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Public Policy and Citizenship

Public Policy and Citizenship
Battling Managerialism in India

First Edition
  • Arvind Sivaramakrishnan - Adjunct Professor, Department of Humanities and Social Sciences, Indian Institute of Technology Madras
Critical Acclaim

January 2012 | 288 pages | SAGE India
Public Policy and Citizenship analyzes the two dominant public-policy approaches in India—managerialism and neoliberalism—and argues that they have had a profoundly damaging impact. Drawing upon a substantial body of published work, the book shows how managerialist and free-market systems are fundamentally incoherent and destructive.

The discussion in this volume revolves primarily around Indian public policy on health, agriculture, and education. The author argues that the condition of these areas, and therefore the condition of hundreds of millions of people, is worse than many analysts claim it to be. Using examples and evidence from a range of countries and public-policy systems, the book also shows the ways in which the managerialist application of public policies founded on neoliberal terms undermines the idea of citizenship in democracy.

The strength of the book is that it demonstrates links between public policy, the philosophy of the social sciences, and political philosophy, all in the light of everyday issues and concerns.
Managerialism: Empirical Failure and Conceptual Catastrophe
The Free Market as an Instrument of Public Policy
Health Policy
Towards Citizenship

This book restores the idea of citizenship to the heart of public policy debates and shows very clearly the issues of informed judgment and political morality which lie at its heart.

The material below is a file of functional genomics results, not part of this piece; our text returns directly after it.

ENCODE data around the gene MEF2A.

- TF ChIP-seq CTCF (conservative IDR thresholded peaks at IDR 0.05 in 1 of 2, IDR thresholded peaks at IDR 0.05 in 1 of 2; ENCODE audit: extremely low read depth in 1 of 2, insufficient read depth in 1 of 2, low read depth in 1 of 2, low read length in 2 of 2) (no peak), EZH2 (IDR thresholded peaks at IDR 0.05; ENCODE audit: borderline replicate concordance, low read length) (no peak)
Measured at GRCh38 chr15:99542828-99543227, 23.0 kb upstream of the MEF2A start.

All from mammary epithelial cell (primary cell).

Raymond Plant
Professor of Jurisprudence, and Political Philosophy, King’s College London

In this insightful and carefully documented assessment of neoliberal thought and practice, Sivaramakrishnan points out how the emergence of an elite social network of managers from within and outside of government has insidiously helped to dismantle democratic Institutions, under the stated goal of improving efficiency and reducing disruptions to the continued functioning of the state.

Sudhir Chella Rajan
Humanities and Social Sciences, Indian Institute of Technology Madras

There is nothing better available on the links in India between managerialism, neo-liberalism and the crisis of Indian democracy.

Rajeev Bhargava
Director, Centre for the Study of Developing Societies, Delhi. Formerly Professor of Political Theory, JNU and University of Delhi

[The book] offers very interesting insights to understand the deep inequalities rooted in the development agenda which Indian government adopted from early 1990s onwards.... Sivaramakrishnan draws interesting comparisons with examples from other countries, in particular the UK and USA.... contributes to our understanding of the transformation of the Indian state in the wake of the 1991 economic reforms and its implications for the massive army of destitute people who are struggling to find access to basic rights.
Asian Affairs, November 2013